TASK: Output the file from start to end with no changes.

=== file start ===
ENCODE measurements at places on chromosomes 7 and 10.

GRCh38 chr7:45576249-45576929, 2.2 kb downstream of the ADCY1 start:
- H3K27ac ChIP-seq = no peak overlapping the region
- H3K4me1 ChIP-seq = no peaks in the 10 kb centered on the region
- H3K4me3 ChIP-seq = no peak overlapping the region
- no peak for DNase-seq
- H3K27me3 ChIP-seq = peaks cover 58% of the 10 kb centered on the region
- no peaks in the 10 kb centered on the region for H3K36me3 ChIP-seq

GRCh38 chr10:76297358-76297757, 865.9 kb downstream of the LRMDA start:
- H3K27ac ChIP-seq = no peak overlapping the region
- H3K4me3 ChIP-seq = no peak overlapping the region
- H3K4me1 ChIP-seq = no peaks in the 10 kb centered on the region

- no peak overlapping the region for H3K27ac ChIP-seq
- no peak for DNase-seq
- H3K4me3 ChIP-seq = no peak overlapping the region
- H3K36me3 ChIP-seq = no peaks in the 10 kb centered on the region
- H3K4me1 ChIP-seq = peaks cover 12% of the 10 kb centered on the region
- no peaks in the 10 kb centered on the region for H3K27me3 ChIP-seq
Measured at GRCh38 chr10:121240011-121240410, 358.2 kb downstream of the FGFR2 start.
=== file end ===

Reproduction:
ENCODE measurements at places on chromosomes 7 and 10.

GRCh38 chr7:45576249-45576929, 2.2 kb downstream of the ADCY1 start:
- H3K27ac ChIP-seq = no peak overlapping the region
- H3K4me1 ChIP-seq = no peaks in the 10 kb centered on the region
- H3K4me3 ChIP-seq = no peak overlapping the region
- no peak for DNase-seq
- H3K27me3 ChIP-seq = peaks cover 58% of the 10 kb centered on the region
- no peaks in the 10 kb centered on the region for H3K36me3 ChIP-seq

GRCh38 chr10:76297358-76297757, 865.9 kb downstream of the LRMDA start:
- H3K27ac ChIP-seq = no peak overlapping the region
- H3K4me3 ChIP-seq = no peak overlapping the region
- H3K4me1 ChIP-seq = no peaks in the 10 kb centered on the region

- no peak overlapping the region for H3K27ac ChIP-seq
- no peak for DNase-seq
- H3K4me3 ChIP-seq = no peak overlapping the region
- H3K36me3 ChIP-seq = no peaks in the 10 kb centered on the region
- H3K4me1 ChIP-seq = peaks cover 12% of the 10 kb centered on the region
- no peaks in the 10 kb centered on the region for H3K27me3 ChIP-seq
Measured at GRCh38 chr10:121240011-121240410, 358.2 kb downstream of the FGFR2 start.